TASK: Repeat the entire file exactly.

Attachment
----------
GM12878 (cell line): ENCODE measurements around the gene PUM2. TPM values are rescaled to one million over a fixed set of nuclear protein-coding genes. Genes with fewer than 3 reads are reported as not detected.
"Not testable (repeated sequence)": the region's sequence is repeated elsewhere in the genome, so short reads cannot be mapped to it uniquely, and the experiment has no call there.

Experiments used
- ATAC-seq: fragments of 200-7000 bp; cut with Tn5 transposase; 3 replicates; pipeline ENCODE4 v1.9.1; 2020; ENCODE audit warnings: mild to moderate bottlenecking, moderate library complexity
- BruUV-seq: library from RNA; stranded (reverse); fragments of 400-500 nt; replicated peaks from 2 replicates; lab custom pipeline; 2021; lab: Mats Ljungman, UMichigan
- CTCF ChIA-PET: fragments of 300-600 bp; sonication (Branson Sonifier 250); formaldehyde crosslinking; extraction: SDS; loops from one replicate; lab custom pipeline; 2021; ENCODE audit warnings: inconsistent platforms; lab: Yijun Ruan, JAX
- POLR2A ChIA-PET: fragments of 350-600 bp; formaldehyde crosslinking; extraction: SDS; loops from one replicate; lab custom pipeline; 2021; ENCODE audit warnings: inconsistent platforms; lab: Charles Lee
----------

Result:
GM12878 (cell line): ENCODE measurements around the gene PUM2. TPM values are rescaled to one million over a fixed set of nuclear protein-coding genes. Genes with fewer than 3 reads are reported as not detected.
"Not testable (repeated sequence)": the region's sequence is repeated elsewhere in the genome, so short reads cannot be mapped to it uniquely, and the experiment has no call there.

Experiments used
- ATAC-seq: fragments of 200-7000 bp; cut with Tn5 transposase; 3 replicates; pipeline ENCODE4 v1.9.1; 2020; ENCODE audit warnings: mild to moderate bottlenecking, moderate library complexity
- BruUV-seq: library from RNA; stranded (reverse); fragments of 400-500 nt; replicated peaks from 2 replicates; lab custom pipeline; 2021; lab: Mats Ljungman, UMichigan
- CTCF ChIA-PET: fragments of 300-600 bp; sonication (Branson Sonifier 250); formaldehyde crosslinking; extraction: SDS; loops from one replicate; lab custom pipeline; 2021; ENCODE audit warnings: inconsistent platforms; lab: Yijun Ruan, JAX
- POLR2A ChIA-PET: fragments of 350-600 bp; formaldehyde crosslinking; extraction: SDS; loops from one replicate; lab custom pipeline; 2021; ENCODE audit warnings: inconsistent platforms; lab: Charles Lee